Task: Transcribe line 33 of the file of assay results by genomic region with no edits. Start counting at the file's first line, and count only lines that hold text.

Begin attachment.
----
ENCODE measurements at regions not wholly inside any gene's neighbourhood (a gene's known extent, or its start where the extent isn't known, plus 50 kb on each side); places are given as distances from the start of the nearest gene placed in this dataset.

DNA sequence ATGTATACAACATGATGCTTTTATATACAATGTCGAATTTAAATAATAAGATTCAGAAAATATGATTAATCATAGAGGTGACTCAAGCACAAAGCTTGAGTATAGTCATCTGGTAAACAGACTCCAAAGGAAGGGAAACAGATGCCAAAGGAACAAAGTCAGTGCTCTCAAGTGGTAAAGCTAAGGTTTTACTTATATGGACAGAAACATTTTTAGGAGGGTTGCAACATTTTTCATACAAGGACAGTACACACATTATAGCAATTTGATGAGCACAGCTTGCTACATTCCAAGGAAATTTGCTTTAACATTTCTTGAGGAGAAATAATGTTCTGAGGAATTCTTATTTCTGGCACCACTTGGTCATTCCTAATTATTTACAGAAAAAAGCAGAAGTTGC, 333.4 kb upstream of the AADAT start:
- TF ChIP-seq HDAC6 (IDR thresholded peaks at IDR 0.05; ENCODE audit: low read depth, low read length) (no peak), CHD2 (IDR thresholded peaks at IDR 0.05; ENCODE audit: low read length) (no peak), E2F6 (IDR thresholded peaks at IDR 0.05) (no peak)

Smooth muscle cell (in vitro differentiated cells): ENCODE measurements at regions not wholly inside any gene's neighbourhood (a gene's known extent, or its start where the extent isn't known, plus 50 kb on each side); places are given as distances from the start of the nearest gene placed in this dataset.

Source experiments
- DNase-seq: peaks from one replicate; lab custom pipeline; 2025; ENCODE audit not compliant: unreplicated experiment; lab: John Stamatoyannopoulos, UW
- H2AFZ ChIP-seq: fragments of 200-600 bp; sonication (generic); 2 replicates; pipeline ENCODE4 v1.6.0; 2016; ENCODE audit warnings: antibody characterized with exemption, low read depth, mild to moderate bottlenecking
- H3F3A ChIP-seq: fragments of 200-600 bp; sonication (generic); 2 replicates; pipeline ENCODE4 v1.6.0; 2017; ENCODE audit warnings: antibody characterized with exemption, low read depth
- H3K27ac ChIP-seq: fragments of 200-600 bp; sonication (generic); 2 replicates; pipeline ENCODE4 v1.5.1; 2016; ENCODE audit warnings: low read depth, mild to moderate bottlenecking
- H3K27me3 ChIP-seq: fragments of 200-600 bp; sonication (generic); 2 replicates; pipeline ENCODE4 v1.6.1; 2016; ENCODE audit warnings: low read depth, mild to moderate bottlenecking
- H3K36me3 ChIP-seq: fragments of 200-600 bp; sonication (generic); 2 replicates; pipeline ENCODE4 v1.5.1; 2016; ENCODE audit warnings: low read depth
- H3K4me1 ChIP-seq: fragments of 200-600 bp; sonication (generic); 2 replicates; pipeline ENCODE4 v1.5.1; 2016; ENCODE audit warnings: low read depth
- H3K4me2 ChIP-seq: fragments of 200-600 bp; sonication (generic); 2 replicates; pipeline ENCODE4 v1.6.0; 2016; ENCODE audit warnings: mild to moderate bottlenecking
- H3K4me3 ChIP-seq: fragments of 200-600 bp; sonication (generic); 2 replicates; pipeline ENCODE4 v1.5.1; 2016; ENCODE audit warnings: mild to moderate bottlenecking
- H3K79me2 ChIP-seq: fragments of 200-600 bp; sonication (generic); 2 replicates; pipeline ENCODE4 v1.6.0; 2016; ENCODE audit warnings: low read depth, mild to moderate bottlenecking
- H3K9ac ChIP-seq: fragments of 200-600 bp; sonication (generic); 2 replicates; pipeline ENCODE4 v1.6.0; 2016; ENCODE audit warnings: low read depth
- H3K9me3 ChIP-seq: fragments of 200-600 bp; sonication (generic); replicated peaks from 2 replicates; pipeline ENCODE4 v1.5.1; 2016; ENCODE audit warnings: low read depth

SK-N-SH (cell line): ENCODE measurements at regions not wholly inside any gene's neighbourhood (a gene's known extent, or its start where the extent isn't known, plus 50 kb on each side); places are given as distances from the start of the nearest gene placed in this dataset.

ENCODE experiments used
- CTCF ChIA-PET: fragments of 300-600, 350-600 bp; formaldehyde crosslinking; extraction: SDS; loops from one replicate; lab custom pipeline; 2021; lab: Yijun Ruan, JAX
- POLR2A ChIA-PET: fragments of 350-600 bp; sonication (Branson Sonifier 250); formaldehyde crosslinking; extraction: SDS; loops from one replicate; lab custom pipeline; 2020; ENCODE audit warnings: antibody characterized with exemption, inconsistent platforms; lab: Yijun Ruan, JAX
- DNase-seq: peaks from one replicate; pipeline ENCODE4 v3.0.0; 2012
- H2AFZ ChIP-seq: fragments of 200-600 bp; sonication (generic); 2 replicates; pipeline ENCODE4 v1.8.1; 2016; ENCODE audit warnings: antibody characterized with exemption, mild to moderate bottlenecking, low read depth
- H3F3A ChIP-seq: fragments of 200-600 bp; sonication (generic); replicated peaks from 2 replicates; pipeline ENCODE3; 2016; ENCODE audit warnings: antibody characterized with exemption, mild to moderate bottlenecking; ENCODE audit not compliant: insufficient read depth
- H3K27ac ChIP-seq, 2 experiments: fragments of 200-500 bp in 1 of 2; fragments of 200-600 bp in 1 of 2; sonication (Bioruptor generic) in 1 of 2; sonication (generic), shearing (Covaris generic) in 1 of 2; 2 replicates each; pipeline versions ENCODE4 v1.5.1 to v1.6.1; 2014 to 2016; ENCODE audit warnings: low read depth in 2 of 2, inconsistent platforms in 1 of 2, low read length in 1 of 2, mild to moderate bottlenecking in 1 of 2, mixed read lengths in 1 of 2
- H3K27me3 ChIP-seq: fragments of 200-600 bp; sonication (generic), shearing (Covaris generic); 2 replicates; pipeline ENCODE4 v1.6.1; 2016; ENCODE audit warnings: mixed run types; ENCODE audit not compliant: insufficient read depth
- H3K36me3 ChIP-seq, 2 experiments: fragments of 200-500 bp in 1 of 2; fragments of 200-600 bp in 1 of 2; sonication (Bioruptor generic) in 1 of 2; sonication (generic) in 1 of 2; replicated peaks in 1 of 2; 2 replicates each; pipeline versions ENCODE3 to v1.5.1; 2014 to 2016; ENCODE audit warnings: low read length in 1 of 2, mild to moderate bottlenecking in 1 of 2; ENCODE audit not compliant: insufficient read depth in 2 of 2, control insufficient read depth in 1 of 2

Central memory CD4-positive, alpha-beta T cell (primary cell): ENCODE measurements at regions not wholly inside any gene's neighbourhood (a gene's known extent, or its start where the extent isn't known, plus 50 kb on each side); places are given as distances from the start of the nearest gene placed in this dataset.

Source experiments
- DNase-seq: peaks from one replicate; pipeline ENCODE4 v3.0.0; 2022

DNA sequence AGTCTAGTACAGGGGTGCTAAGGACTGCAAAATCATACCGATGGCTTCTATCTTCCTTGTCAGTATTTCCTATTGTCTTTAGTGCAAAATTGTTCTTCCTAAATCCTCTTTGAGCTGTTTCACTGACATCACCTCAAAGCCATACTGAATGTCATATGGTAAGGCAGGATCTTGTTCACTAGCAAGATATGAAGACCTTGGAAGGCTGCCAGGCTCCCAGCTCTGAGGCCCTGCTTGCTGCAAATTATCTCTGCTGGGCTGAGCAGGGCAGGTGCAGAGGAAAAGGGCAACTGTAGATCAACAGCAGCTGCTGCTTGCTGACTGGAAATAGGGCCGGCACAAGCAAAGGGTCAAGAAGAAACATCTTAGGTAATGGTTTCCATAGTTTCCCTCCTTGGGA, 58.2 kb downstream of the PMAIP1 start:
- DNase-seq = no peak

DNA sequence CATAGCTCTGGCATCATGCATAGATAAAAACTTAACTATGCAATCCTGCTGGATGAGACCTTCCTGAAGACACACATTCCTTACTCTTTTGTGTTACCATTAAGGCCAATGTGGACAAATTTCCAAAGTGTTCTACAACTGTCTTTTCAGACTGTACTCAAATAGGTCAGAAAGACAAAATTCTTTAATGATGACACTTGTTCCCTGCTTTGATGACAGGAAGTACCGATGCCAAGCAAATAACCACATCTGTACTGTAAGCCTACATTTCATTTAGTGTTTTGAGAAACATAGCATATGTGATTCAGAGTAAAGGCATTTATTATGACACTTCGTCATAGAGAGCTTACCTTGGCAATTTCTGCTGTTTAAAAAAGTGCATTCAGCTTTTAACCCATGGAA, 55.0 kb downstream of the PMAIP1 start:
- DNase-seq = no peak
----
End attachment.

DNA sequence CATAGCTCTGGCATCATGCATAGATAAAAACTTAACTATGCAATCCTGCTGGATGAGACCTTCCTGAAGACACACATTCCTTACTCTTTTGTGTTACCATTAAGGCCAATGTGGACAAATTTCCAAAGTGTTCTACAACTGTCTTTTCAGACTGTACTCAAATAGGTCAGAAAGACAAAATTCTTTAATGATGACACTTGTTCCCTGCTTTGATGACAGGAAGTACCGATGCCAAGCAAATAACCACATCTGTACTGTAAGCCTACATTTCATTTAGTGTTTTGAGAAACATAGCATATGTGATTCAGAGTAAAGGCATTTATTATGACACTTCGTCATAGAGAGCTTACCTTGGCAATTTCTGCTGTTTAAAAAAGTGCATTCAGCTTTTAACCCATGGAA, 55.0 kb downstream of the PMAIP1 start: